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Should Stuart MacGill have played more Test cricket?

Stuart Macgill
by Yas Rana
@Yas_Wisden 3 minute read

Stuart MacGill, who is just one year younger than Australian great Shane Warne, has long been regarded as one of the unluckiest players in the history of Australian cricket.

Despite playing second fiddle to Warne for the vast majority of his international career, MacGill retired with 208 Test wickets to his name, placing him fourth on the all-time list of Australian spinners behind Clarrie Grimmett, Richie Benaud, and Warne himself. Nathan Lyon has since leapfrogged him as well.

From his Test debut in January 1998, MacGill actually had a superior record in home Tests to Warne – MacGill took 135 wickets at 27.68 against Warne’s 30.42. While this is partly down to the fact MacGill was regularly called upon on surfaces that offered more help than usual for spinners, MacGill’s record in Tests he played alongside Warne is again better than the Australian legend’s. In the 16 Tests that the leg-spinners played in together, Warne took 74 wickets at an average of 29.56 compared to MacGill’s 82 dismissals at 22.10.

MacGill was handed a year-long audition for the role of Australia’s first choice spinner in 2003 after Warne was suspended from the game for a doping violation. In that time, he took a respectable if not earth shattering 53 wickets at 31.54.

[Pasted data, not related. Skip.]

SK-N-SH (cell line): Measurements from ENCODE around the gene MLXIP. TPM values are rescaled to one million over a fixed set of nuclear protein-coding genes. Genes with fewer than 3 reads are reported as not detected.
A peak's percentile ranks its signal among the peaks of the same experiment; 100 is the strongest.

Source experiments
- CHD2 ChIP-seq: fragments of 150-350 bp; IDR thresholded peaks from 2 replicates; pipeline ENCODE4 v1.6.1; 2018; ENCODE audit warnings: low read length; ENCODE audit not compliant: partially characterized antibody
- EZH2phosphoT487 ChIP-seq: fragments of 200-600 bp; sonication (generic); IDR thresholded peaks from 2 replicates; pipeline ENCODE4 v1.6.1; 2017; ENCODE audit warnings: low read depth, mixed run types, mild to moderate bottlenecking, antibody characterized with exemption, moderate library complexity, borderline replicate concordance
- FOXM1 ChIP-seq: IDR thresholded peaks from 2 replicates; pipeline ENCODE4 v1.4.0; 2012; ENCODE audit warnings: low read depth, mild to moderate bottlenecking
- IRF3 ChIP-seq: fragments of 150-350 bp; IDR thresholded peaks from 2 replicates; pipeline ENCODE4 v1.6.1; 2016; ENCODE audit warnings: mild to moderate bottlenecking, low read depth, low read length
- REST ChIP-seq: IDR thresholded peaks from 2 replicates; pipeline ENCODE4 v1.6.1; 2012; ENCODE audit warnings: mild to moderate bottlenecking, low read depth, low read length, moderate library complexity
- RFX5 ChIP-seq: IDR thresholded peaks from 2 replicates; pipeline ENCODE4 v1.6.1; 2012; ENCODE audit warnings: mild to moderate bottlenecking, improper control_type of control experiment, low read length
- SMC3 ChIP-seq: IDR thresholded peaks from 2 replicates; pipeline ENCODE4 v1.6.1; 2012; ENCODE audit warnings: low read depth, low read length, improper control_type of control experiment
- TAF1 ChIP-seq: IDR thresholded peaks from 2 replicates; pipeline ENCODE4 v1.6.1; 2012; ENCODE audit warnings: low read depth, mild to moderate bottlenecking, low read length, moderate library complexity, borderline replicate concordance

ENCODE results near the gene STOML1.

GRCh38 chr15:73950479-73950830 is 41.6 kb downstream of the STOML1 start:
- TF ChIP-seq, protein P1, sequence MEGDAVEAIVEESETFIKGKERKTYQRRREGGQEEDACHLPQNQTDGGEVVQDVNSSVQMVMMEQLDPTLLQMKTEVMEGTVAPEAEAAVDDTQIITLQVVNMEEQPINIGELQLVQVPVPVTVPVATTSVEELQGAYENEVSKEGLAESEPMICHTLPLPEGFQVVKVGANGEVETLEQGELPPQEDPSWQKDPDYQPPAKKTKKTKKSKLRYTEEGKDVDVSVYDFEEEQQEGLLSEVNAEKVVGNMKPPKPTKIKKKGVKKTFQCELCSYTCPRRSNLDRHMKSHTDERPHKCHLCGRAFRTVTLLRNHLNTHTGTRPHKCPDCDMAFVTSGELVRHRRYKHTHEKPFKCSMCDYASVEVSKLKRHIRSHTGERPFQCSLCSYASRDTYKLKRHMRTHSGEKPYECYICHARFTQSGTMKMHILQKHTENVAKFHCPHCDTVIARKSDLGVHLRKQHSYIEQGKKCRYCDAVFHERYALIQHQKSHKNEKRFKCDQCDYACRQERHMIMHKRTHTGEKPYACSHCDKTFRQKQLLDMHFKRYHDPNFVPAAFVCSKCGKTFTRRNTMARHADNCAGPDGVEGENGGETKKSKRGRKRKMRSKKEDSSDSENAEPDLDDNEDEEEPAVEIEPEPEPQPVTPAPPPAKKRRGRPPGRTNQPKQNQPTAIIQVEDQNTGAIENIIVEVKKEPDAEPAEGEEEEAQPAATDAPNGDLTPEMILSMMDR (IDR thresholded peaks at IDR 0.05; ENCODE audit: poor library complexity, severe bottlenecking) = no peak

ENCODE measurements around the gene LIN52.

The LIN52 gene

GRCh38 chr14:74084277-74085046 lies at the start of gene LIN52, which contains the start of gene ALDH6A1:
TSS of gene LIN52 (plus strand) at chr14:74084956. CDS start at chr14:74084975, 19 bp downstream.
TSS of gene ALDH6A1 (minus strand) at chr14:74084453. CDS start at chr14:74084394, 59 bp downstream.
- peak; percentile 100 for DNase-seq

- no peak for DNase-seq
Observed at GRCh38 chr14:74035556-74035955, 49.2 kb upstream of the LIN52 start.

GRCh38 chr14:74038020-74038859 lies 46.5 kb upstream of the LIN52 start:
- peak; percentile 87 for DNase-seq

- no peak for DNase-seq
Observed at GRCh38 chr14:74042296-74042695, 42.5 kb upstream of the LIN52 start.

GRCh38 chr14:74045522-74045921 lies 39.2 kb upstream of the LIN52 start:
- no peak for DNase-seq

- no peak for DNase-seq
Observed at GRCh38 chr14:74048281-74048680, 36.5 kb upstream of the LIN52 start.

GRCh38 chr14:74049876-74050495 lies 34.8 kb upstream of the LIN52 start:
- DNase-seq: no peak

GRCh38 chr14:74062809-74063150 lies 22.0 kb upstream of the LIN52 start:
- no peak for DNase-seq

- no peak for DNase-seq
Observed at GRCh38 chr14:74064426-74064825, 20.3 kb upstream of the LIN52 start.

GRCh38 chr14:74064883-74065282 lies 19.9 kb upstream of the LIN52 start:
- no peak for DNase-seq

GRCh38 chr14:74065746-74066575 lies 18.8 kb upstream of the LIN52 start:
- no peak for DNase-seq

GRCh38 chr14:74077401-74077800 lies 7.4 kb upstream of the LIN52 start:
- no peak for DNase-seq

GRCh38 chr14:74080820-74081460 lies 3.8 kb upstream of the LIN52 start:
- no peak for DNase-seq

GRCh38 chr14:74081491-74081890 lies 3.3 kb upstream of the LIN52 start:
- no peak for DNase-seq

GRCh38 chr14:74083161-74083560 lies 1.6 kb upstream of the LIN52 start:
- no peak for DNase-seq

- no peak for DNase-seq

Shane Warne took exactly 500 more Test wickets than Stuart MacGill

Shane Warne took exactly 500 more Test wickets than Stuart MacGill

In home Tests playing without the other since MacGill’s 1998 debut, Warne’s record is better than MacGill’s, although not considerably – 115 wickets at 29.92 against 81 at 33.06. While dropping Warne – one of the game’s all time greats – would have been unthinkable, there is an argument that MacGill ought to have played more regularly as a second spinner alongside Warne.

Glenn McGrath, Jason Gillespie and Brett Lee formed the core of Australia’s fast bowling unit across MacGill’s international and while McGrath and Gillespie boasted superior records, Lee’s numbers are similar to MacGill’s. Considering that MacGill’s 44 Tests were played sporadically over the course of 10 years and that he only played seven Tests in Asia where pitches generally suit spin bowling, it’s not unreasonable to think that with more support and consistent selection, MacGill would have ended his career even higher on the Australia all-time list.

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